Cathkin Park, once home to the Third Lanark Football Club, is a large park located in the South of Glasgow. The stadium was built in 1884 and was named Hampden Park when it first opened, serving as the home for Queens Park F.C. before becoming the home of Third Lanark. At its peak, the stadium could seat up to 50,000 fans. However, the team ran into trouble in the 1960s, and the club entered liquidation, playing its last match at Cathkin Park on April 25, 1967. Nowadays, the stadium is considered abandoned by some, although it still provides fond memories for a few. Children still play football on what used to be the pitch, and a reformed Third Lanark team currently plays in the park, along with Hampden AFC. Cathkin Park Ltd is a company committed to restoring the park to its former glory and protecting it as a World Heritage Site. The restoration project began in February 2018 and is expected to continue slowly but properly, ensuring the restoration of the terraces while retaining the stadium's look. The project has received positive feedback from joggers and park users, and Cathkin Park Ltd is making a documentary to monitor their progress.
Simon Weir reminisces about the history of Cathkin Park, which was home to football in Scotland since 1884. The ground was used by Third Lanark and other clubs until it was shut down in 1967. The council sold the land for housing but it could not be built upon due to a caveat that stated it must remain a playing field. Over the years, the ground was vandalized and abandoned. However, the site still remains as a playing field due to the council's caveat. The ground had a pavilion and a stand, which were burnt down in the 1970s and by the 1980s, the site was falling apart. Today, there are five main sections of terracing left out underground and the area where the pavilion and stand used to be is now an empty site. The trees around the site were initially seedlings and were used in public parks and streets as well. Simon Weir was motivated to get involved in the site due to his interest in football tourism and the ground's historical significance. Cathkin Park was initially built for Queen's Park Football Club in 1884 when they moved from the bowling club across the road. The ground was one of the first proper all-ticket grounds in British football and was important to the way British football was played. The passing game was invented at the ground, which changed the game from 1-1-8 to 2-2-6 and passing football. The Scottish guys played against the huge rugby-playing public school Englishmen and went off and passed the ball to the side. Simon Weir's great grandfather played at Cathkin Park and scored over 50 goals for Third Lanark.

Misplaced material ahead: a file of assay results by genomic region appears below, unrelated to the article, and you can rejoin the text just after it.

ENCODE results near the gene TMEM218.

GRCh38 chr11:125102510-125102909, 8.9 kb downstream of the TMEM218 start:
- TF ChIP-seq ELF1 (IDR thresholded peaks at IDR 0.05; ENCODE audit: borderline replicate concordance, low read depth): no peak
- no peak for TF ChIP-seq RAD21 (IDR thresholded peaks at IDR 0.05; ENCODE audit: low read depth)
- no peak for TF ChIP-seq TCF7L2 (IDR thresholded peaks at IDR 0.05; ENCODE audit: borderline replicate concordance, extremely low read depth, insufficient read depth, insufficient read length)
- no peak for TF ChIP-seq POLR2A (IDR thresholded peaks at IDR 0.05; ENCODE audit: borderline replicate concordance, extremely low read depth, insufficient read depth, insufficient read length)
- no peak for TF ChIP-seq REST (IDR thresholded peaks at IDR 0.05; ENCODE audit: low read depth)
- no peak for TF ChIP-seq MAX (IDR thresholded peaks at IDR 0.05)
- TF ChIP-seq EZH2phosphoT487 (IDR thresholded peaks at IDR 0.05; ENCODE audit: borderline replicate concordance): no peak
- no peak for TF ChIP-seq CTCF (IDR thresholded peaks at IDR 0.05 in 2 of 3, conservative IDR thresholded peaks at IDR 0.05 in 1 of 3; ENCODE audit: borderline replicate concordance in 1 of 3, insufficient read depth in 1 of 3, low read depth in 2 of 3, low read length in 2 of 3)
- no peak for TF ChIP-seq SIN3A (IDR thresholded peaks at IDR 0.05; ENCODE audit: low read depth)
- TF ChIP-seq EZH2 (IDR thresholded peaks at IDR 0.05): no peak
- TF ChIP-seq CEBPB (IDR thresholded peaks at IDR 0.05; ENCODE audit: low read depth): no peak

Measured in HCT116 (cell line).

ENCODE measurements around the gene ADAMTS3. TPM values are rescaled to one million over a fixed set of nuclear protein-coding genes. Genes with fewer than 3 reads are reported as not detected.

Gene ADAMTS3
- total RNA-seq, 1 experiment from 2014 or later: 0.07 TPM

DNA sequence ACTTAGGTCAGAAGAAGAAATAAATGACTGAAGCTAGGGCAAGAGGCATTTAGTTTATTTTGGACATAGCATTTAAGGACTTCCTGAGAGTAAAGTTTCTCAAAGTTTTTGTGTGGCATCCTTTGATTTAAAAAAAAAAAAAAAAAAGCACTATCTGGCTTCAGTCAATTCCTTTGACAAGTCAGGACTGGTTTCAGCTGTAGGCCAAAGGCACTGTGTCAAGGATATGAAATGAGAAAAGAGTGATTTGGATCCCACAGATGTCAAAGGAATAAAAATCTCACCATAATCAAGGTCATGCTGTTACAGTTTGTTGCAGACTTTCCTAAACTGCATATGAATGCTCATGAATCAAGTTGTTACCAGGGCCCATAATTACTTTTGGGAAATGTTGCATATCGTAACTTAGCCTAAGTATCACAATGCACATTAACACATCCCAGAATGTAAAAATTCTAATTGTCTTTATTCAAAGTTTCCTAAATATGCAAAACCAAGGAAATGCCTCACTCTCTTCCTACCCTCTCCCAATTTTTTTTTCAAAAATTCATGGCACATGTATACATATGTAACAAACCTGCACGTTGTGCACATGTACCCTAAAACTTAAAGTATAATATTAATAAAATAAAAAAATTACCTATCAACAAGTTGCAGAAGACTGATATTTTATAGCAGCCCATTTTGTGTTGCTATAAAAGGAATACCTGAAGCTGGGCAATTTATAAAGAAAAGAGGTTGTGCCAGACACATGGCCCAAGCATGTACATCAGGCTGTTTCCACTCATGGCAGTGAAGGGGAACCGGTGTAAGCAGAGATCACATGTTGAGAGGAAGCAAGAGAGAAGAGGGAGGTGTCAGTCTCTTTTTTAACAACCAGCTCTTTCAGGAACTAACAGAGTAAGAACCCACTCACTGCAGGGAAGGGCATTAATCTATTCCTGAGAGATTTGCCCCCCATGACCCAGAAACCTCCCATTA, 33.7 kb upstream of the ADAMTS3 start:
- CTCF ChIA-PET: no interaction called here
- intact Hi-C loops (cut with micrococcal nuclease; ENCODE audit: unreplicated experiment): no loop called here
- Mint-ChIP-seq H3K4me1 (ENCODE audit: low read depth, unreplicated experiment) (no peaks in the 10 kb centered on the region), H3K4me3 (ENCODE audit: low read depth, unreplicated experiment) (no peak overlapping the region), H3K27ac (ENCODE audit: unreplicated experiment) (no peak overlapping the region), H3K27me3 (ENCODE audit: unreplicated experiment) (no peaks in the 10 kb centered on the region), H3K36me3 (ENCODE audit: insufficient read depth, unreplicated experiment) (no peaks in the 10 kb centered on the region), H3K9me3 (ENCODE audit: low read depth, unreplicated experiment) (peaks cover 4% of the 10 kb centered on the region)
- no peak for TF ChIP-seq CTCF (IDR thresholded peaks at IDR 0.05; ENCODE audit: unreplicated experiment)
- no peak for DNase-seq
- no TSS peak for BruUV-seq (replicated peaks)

At the entrance of the park, a post with a small black plaque catches the eye. It reads "Cathkin Park, home of Third Lanark Athletic Club," a reminder of a team that went from finishing third in 1961 to extinction just six years later. Despite the club's tragic end, the park remains a symbol of its legacy and the loyalty of its fans who refuse to let its memory fade away.
In the wake of the first-ever international match between Scotland and England, a group of interested spectators, some of whom were part of the Third Lanarkshire Rifle Volunteer Regiment and had previously played for nearby Queen's Park, decided to form their own football team. This decision led to the formation of the Scottish Football Association in 1873, with Third Lanark being among its founding members. Today, Third Lanark's legacy lives on through its impact on the Scottish football landscape and the fond memories held by its supporters.
The beautiful game gained immense popularity as its fanbase expanded rapidly. In Glasgow, a thriving hub of talent emerged, boasting four of Scotland's premier teams: Queen's Park, Rangers, Third Lanark, and in due course, Celtic.
In 1965, Third Lanark found themselves facing relegation, and the club was struggling financially. There were issues with money not being deposited and the accounts being out of date. Some players had had enough and took matters into their own hands. Mike Jackson and Evan Williams decided to buy themselves out of their contracts, while others made their own transfer deals to secure their signing-on fee instead of leaving it to club owner Bill Hiddleston.
The final game at Cathkin Park was a 3-3 draw against Queen of the South, where John Kinnaird scored two to earn the draw in front of a dwindling home crowd. Just three days later, the club would suffer a lackluster 5-1 defeat to Dumbarton at Boghead Park, marking the end of Third Lanark. Upon their return to Glasgow, the players were asked to go to the manager's office, where Bobby Shearer, the club manager, handed them envelopes filled with coins and broke the news that it was over. It was widely believed that Hiddleston had made Shearer do his dirty work.